I’ve really been cranking up the baking over the last week or two. The milder weather always does this to me – I want great cakes and breads and I want them right now, so the best way to do that is to make them myself.
In my experience, nothing can make people love you faster than when you offer them home-made bread. Most of us just love the warm, yeasty smell, the crunch of a good crust and the actual flavour of home cooked bread – as opposed to the spongy texture and absolutely nothing flavour of commercially produced bread.
I used to think that there was a bit of mystique about hand baking bread. The magic of yeast and the actual process – all that time-consuming kneading and rising – seemed to me to be something that other cooks did, not shortcut-happy, lazy me. That is, until a friend introduced me to the mysteries of dried yeast and showed me how simple the whole thing really is. I discovered that my stand mixer could do the kneading if I was short of time or enthusiasm and I almost instantly began baking all of our family loaves, sending the kids off to school with chunky, thick, inexpertly sliced sandwiches.
Aspiring to more authenticity as a baker, I eventually began to explore the joys of sourdough baking, a process that takes much more time, but rewards with loaves of even better flavour than home-made yeast based baked goods. My kitchen benches became cluttered with bowls of flour and water mixes as I tried to “capture” the wild yeasts that were floating around my kitchen and the fridge shelves groaned under the weight of various starter cultures resting in it’s cool, darkened interior. Ultimately, I became somewhat adept at producing flavoursome, if a little mis-shapen, sourdough breads, although nowhere near as adept as my very clever friend Celia over at Fig Jam and Lime Cordial. Her bread is simply amazing.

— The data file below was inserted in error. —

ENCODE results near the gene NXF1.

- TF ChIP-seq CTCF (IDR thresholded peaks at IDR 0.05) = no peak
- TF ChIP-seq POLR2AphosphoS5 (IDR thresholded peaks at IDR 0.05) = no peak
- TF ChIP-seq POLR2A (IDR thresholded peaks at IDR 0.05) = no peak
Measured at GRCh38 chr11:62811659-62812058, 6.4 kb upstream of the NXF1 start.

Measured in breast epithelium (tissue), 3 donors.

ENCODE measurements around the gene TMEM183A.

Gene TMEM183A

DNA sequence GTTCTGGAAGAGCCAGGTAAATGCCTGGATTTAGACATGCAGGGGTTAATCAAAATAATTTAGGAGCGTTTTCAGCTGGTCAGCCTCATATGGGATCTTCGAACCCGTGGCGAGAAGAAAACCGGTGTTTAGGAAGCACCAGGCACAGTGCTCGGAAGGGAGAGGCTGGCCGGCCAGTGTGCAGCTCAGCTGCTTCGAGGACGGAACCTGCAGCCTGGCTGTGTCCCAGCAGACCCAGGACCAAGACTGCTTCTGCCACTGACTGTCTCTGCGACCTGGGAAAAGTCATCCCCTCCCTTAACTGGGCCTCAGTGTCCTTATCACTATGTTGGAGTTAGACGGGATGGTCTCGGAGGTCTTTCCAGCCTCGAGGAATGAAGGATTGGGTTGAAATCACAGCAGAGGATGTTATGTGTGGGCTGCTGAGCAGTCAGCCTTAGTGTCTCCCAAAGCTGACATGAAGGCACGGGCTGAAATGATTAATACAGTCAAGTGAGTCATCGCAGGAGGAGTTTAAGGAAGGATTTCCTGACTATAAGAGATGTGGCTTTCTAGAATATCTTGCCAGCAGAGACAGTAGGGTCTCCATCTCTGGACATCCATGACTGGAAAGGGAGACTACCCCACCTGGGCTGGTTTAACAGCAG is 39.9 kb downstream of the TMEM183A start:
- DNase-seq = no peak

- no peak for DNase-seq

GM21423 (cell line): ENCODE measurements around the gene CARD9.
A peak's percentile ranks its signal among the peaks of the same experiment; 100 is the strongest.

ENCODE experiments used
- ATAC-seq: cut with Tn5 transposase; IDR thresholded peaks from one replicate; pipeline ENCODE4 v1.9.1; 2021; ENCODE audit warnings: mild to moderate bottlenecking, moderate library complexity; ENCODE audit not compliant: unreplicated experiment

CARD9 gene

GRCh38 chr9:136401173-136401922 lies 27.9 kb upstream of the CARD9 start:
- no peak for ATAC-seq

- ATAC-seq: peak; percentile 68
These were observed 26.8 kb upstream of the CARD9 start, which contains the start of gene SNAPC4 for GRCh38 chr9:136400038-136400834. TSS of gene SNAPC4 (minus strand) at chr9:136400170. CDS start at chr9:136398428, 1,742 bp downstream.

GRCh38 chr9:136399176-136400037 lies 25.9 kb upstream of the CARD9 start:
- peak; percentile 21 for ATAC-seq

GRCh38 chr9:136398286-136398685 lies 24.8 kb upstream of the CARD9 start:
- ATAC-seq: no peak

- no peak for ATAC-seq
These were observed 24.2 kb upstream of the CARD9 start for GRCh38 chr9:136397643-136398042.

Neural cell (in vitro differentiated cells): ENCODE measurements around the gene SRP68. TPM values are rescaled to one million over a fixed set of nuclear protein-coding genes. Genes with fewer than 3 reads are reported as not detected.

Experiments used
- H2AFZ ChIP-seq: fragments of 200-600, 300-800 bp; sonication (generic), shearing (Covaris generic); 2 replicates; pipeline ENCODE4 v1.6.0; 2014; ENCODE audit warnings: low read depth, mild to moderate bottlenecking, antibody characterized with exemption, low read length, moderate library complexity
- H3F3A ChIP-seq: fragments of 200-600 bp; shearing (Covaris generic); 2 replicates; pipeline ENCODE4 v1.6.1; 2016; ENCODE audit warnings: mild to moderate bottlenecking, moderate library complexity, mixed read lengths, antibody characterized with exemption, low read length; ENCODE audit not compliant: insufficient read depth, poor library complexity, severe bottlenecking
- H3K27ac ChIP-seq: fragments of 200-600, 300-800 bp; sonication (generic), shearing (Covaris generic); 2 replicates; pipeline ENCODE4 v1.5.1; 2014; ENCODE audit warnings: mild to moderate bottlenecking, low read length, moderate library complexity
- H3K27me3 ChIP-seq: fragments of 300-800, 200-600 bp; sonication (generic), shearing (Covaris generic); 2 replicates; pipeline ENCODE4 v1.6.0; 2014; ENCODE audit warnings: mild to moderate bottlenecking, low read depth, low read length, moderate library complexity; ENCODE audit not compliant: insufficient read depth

Of course, old habits die hard, and at heart I’m still quite a lazy creature so will often opt for the quick way to get to being on the business end of a slice of warm, buttery home-made bread. Because of that, I regularly drag out my trusty, very old bread machine and I’m also a big fan of the wonderful no-knead method of producing an artisan-like loaf of bread. However, there is yet another, even faster, method of producing fresh, warm, crusty carbs, but one that we don’t seem to make much use of here in Australia – batter bread.
Probably originating in North America, batter bread is a super-convenient, super-quick way to enjoy a home-made loaf. This style of bread requires no kneading and only one proof, and results in breads that rise quickly and have a texture somewhere between cake and bread. They tend not to keep as long as ordinary bread, although that has never really been an issue in my house.
Batter breads take on the shape of whatever you bake them in and I usually use an old Pyrex casserole when I bake this particular recipe. Take care to make sure to grease whatever you bake them in very well, unlike me when I made this loaf. It looks great, but was completely stuck, unfortunately.
The gluten in this type of bread is developed by vigorously beating the batter, rather than by kneading it. You can use a wooden spoon for this, but I left the hard work to the fabulous new KitchenAid Artisan 9 Speed Hand Mixer which was sent to me last week. Typical of KitchenAid appliances, this convenient and well-designed work-horse is strong enough to cope with working what is a pretty stiff batter for at least 2 minutes. (And also comes with dough hooks so you can use it to mix up proper yeast doughs!) Warming up the liquid ingredients before adding them speeds up the proofing time, so you need to keep an eye on this to avoid over-rising. This really is a very speedy bread!